Moment of Truth: The Origins of Jurassic 5 with Chali 2na

Jurassic 5 is a uniquely timeless hip-hop collective. Four MC’s and two DJ’s who came together to form a unified sound that brought hip-hop out of the '90s and into the '00s in style. The L.A. crew has always put on a memorable live show that featured turntable mastery/trickery from DJ's Cut Chemist and Nu-Mark along with the harmonious “Takin' four MC's and make it sound like one!” approach from MC's Akil, Chali 2Na, Mark 7 and Zaakir.

After an incredible run that featured two gold records, the group broke up in 2007 and a long period of silence for J5 ensued. In the meantime, Chali 2Na, Cut Chemist, and Nu-Mark embarked on notable solo projects before the group triumphantly reunited in 2013 at Coachella. The group has been touring all over the world ever since and on Saturday July 11, the complete Jurassic 5 lineup will be descending upon the Fox Theater for a night of classic hip-hop that transcends the underground sound. 

[jump] We caught up with perhaps the group's most recognizable figure, Chali 2Na, “the verbal Herman Muenster” himself, in all of his bass-voiced glory, as he was driving through L.A. We spoke with Chali (who's as jolly and full of life as ever) about Jurassic 5's origins, the 15th anniversary of the group's debut LP Quality Control, and the nebulous break-up before returning to the stage —  where the group will find itself on Saturday here in the Bay. 

Shouts out on the 15th Anniversary of Quality Control this past June. What kind of feelings did that album inspire in you back then when you were making it?

What inspired in me those times was that we had this opportunity to get our music out to more people than just what we could actually do for our selves. None of this seemed possible for me. I’m from the South Side of Chicago. I'm from the projects dog. Some seriously impoverished conditions. And being able to move out to California on a fluke and meet all these brothers and the opportunities we were faced with … It just didn’t seem possible. I'm still to this day shocked, honored, and very much grateful for the opportunities that we’ve been given; that we’ve been able to make some music that's stood the test of time. I'm happy probably 'til the day of my death and still overwhelmed.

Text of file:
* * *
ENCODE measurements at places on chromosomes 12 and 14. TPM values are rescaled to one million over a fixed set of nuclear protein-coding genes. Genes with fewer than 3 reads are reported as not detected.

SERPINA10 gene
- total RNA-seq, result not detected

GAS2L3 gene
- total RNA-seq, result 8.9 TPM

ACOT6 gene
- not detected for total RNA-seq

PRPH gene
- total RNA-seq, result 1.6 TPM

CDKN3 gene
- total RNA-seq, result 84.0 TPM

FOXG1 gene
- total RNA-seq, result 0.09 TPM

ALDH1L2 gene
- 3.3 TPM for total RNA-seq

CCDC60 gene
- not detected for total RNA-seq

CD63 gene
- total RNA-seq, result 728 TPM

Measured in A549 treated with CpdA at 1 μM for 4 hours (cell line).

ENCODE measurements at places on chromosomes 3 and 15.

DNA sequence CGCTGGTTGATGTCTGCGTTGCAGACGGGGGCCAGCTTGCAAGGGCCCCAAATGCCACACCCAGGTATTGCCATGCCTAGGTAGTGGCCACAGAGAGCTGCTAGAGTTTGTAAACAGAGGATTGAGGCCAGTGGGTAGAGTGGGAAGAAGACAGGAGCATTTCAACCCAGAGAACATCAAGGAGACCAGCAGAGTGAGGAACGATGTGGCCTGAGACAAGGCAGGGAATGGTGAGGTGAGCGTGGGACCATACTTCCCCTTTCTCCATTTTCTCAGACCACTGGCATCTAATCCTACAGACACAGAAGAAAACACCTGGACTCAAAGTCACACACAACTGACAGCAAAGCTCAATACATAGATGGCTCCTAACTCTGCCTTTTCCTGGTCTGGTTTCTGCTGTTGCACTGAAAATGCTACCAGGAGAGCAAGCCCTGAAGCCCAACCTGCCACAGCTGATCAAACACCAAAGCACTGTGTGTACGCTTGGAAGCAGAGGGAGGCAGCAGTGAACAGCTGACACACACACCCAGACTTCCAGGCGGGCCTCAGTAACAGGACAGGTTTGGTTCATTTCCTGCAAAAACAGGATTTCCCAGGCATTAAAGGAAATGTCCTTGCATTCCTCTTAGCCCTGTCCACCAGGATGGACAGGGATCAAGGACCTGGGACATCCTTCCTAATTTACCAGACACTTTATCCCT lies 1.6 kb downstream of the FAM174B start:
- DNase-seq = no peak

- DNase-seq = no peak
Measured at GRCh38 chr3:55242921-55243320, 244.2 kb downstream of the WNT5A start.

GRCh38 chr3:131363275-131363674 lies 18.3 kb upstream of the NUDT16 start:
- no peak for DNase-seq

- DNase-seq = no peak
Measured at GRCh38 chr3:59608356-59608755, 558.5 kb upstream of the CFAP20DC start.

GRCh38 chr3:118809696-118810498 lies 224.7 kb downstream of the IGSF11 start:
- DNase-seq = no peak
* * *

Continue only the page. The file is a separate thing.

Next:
You said you grew up in Chicago. How did you all connect when you came out to L.A.?

I came to L.A. when I was 16 and went to high school with Mark 7even. We liked each other's vibe more than anything I guess, since we were both from a different city when we moved to Cali. He was from Patterson, NJ and me from Chicago, so hip-hop was prevalent and had an extremely strong energy on the East Coast. L.A. had its own little vibe. When we met, the first Biz Markie album had just come out and that was the glue between our friendship. He had that tape and I was like “Woah! Dude, let me borrow that!” I heard him free-styling at a house party and I was like “That's dope!” I could rap, but I wasn’t as serious about rapping as I was about graffiti and paint. But I knew that I could rap so it was cool to meet somebody from the East Coast that shared the same likes as I did.  

Me and Mark 7 would mess around with music and eventually we were introduced to this dude Markski (later became Nu-Mark) who knew this other brother who called himself Maestro at the time and he would become Cut Chemist. Me and Mark 7 and Cut made a group called Unity Committee. We did stuff for years…8, 9, 10 years almost until we met the Rebels of Rhythm (Zaakir, Akil, Nu-Mark) at The Good Life Cafe, an open mic cafe in South Central … you couldn’t swear there and you had to be creative. We were from different parts of town, but we liked each other's styles and we made a track together called “Unified Rebelution,” cause of both our names, and pressed 1,000 records. We shipped it out, got it to as many DJ’s as we could, sold some, gave some to friends, and it created a buzz of who we were before it landed on a 12-inch record for TBD Records in New York. But we didn’t really have a name, cause we just felt like it was different groups. But my son’s Mom made it up, saying that we sounded like the Fantastic 5, but it was more like the Jurassic 5 [laughs.]

So it was random that it was Jurassic 5 then, even though there were 6 of you. It was kinda trivial…

Yeah, we addressed that first off … we were like “And there’s six of us!” and everyone in the group was like “So What?!” We even considered Jurassix, but nah…

How do you feel now with Quality Control being re-released and what has it meant for the last 15 years?